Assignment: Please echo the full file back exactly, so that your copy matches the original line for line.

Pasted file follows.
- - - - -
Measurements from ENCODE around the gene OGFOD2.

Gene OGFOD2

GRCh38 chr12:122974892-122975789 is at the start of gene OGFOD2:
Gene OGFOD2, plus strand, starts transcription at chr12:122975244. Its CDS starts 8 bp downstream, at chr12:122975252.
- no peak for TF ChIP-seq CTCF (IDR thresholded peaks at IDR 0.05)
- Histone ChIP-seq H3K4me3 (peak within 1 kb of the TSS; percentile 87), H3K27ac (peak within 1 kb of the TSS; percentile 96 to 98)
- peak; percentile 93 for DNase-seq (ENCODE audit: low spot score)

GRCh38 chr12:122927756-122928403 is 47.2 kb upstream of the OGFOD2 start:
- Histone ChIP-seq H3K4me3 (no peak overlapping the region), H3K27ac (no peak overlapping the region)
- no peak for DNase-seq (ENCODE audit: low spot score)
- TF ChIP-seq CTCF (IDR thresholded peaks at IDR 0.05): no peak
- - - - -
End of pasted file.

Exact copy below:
Measurements from ENCODE around the gene OGFOD2.

Gene OGFOD2

GRCh38 chr12:122974892-122975789 is at the start of gene OGFOD2:
Gene OGFOD2, plus strand, starts transcription at chr12:122975244. Its CDS starts 8 bp downstream, at chr12:122975252.
- no peak for TF ChIP-seq CTCF (IDR thresholded peaks at IDR 0.05)
- Histone ChIP-seq H3K4me3 (peak within 1 kb of the TSS; percentile 87), H3K27ac (peak within 1 kb of the TSS; percentile 96 to 98)
- peak; percentile 93 for DNase-seq (ENCODE audit: low spot score)

GRCh38 chr12:122927756-122928403 is 47.2 kb upstream of the OGFOD2 start:
- Histone ChIP-seq H3K4me3 (no peak overlapping the region), H3K27ac (no peak overlapping the region)
- no peak for DNase-seq (ENCODE audit: low spot score)
- TF ChIP-seq CTCF (IDR thresholded peaks at IDR 0.05): no peak